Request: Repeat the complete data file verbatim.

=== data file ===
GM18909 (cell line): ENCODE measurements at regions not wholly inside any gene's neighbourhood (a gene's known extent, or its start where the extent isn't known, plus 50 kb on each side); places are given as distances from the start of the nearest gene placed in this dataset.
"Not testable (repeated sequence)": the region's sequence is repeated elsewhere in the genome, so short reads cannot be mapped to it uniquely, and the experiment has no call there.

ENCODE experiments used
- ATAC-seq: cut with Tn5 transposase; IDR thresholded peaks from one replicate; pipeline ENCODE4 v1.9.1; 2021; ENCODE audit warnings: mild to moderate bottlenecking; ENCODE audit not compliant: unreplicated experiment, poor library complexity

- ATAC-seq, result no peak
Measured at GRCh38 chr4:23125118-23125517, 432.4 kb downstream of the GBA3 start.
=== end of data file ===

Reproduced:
GM18909 (cell line): ENCODE measurements at regions not wholly inside any gene's neighbourhood (a gene's known extent, or its start where the extent isn't known, plus 50 kb on each side); places are given as distances from the start of the nearest gene placed in this dataset.
"Not testable (repeated sequence)": the region's sequence is repeated elsewhere in the genome, so short reads cannot be mapped to it uniquely, and the experiment has no call there.

ENCODE experiments used
- ATAC-seq: cut with Tn5 transposase; IDR thresholded peaks from one replicate; pipeline ENCODE4 v1.9.1; 2021; ENCODE audit warnings: mild to moderate bottlenecking; ENCODE audit not compliant: unreplicated experiment, poor library complexity

- ATAC-seq, result no peak
Measured at GRCh38 chr4:23125118-23125517, 432.4 kb downstream of the GBA3 start.